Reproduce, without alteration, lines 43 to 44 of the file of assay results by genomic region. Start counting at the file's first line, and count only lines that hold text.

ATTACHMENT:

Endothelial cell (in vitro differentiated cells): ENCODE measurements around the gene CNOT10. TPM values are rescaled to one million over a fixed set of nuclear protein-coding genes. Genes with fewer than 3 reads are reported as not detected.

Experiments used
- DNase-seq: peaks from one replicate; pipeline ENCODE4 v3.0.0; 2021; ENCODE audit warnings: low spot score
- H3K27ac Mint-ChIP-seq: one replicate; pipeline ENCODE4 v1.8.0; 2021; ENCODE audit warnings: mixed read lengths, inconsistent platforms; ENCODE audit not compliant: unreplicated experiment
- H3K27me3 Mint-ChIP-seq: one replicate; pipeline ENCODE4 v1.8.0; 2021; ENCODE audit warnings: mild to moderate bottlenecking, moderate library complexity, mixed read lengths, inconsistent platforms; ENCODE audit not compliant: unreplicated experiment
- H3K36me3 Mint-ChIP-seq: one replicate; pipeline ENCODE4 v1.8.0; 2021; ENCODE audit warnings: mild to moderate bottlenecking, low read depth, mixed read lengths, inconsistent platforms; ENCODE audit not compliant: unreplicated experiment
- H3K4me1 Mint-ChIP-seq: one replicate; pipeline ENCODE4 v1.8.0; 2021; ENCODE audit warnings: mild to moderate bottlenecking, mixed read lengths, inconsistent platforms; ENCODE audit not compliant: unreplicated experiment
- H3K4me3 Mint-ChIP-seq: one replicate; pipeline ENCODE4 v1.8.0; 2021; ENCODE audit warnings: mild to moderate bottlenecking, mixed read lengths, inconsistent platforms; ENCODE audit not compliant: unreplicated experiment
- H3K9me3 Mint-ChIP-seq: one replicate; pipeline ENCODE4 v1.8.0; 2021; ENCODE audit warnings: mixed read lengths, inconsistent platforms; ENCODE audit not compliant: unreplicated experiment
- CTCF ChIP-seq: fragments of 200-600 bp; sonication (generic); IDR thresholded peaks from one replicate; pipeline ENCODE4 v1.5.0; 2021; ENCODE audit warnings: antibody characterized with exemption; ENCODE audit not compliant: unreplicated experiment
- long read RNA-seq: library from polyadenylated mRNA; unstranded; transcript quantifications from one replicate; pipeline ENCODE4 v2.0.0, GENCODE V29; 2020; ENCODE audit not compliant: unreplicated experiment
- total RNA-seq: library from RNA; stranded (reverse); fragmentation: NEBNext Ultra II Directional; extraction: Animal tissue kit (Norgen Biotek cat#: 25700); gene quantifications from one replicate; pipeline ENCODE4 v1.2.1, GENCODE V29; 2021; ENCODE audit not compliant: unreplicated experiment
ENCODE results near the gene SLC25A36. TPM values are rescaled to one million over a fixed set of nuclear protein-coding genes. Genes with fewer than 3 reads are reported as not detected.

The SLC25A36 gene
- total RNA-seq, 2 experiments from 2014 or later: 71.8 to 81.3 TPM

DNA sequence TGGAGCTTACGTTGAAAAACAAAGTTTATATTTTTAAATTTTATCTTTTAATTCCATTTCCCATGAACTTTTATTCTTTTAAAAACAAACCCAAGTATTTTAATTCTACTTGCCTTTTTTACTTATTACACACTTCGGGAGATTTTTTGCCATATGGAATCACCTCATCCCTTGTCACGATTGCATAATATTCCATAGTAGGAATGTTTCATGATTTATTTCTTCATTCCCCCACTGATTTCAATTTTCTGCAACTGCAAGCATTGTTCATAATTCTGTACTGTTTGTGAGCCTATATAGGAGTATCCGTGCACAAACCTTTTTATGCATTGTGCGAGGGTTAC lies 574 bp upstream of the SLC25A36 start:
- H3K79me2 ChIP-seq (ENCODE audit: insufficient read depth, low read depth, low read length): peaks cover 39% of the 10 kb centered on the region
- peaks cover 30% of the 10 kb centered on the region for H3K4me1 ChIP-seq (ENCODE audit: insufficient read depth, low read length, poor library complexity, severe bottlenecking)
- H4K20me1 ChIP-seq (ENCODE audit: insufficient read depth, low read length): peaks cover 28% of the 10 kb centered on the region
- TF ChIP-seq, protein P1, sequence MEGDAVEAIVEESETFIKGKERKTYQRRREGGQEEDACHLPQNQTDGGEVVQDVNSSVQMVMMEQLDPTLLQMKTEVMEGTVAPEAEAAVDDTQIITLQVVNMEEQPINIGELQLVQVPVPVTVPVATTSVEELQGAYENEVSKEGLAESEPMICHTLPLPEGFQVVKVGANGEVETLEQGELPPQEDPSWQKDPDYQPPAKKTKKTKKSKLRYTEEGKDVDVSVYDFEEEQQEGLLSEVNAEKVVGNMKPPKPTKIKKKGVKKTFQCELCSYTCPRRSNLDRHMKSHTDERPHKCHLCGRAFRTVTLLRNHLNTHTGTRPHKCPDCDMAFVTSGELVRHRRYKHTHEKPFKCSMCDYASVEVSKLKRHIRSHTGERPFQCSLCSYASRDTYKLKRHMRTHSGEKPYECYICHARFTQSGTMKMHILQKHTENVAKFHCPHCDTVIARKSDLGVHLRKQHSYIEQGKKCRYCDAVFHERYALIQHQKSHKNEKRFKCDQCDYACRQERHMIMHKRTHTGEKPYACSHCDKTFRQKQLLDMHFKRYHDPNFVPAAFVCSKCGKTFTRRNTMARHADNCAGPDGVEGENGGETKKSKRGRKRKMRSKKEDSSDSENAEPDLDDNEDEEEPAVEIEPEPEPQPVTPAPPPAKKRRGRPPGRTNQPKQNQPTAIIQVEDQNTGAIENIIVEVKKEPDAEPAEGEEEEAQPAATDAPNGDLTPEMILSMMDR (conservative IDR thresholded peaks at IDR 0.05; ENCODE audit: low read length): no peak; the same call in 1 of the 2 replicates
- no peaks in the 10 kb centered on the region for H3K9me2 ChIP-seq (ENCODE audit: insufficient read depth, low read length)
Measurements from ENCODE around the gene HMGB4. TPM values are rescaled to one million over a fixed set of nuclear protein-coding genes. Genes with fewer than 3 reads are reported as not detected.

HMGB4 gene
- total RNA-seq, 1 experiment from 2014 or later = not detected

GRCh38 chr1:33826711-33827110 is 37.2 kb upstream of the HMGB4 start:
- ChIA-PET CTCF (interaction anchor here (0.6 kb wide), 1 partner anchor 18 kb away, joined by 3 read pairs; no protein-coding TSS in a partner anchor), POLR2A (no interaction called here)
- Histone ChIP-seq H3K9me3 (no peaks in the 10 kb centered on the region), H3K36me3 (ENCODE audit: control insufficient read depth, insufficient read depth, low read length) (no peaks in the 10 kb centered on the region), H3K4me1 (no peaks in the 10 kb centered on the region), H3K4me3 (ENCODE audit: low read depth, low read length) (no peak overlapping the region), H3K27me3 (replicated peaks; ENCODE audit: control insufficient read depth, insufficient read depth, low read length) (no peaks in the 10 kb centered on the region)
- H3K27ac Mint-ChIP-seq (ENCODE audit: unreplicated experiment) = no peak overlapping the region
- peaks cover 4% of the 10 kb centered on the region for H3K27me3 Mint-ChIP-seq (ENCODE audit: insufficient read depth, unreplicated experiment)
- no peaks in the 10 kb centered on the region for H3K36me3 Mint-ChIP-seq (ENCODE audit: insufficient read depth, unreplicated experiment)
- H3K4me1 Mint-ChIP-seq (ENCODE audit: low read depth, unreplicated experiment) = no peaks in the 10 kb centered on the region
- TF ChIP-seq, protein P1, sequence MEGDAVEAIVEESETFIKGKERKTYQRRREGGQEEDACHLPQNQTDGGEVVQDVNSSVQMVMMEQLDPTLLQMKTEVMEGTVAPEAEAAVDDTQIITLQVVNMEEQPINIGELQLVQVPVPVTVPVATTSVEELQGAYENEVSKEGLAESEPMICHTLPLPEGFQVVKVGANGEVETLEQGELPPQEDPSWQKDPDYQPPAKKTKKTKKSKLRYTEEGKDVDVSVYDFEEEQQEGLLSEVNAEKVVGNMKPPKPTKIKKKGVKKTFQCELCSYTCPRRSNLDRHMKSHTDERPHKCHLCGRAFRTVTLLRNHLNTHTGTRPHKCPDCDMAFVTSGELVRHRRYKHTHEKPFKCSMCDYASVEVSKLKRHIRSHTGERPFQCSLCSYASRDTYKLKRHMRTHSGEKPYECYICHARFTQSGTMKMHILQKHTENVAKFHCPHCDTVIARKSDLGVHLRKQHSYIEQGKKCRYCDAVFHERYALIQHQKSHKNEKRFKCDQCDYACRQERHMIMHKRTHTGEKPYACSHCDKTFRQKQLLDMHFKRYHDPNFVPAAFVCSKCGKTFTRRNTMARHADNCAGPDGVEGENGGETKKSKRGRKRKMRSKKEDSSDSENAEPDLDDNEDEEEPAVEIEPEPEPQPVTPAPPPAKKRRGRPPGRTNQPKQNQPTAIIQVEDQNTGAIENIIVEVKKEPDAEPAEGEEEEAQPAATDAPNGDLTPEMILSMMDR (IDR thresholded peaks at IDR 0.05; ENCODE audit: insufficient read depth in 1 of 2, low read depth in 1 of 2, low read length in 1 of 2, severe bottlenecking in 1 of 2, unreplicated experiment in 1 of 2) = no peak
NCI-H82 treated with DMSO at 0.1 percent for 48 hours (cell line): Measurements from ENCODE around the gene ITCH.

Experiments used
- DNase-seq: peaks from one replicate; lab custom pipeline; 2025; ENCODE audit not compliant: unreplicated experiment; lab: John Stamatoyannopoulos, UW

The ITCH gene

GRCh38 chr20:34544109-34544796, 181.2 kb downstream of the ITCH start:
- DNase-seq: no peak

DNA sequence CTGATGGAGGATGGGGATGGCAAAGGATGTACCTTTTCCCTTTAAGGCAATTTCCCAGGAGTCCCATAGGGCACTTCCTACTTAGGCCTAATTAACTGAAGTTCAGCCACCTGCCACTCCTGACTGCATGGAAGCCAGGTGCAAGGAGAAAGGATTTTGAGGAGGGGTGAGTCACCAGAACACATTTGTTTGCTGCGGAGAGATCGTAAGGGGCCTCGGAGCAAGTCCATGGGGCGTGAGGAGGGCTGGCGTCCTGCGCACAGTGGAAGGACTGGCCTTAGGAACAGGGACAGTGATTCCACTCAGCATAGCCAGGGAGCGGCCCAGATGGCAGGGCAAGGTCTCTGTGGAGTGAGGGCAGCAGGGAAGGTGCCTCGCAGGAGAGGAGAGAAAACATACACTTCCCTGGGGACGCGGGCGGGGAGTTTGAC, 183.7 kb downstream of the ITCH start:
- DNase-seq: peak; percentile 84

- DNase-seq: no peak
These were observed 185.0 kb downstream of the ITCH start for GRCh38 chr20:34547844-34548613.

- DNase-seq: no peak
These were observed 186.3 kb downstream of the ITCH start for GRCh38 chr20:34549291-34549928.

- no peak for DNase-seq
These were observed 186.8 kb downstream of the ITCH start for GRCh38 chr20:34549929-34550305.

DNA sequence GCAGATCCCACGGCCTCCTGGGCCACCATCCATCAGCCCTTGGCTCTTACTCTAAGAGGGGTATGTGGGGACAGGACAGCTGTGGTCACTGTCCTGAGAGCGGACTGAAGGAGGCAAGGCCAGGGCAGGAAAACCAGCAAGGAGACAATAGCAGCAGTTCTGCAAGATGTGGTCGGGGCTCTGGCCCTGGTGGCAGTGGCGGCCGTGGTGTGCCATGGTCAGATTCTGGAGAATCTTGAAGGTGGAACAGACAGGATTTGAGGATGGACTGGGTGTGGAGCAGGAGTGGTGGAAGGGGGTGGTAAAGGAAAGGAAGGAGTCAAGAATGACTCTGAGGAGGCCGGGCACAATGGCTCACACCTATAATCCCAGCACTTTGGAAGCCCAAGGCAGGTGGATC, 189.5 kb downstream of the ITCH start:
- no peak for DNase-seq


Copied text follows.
- DNase-seq: no peak
These were observed 186.3 kb downstream of the ITCH start for GRCh38 chr20:34549291-34549928.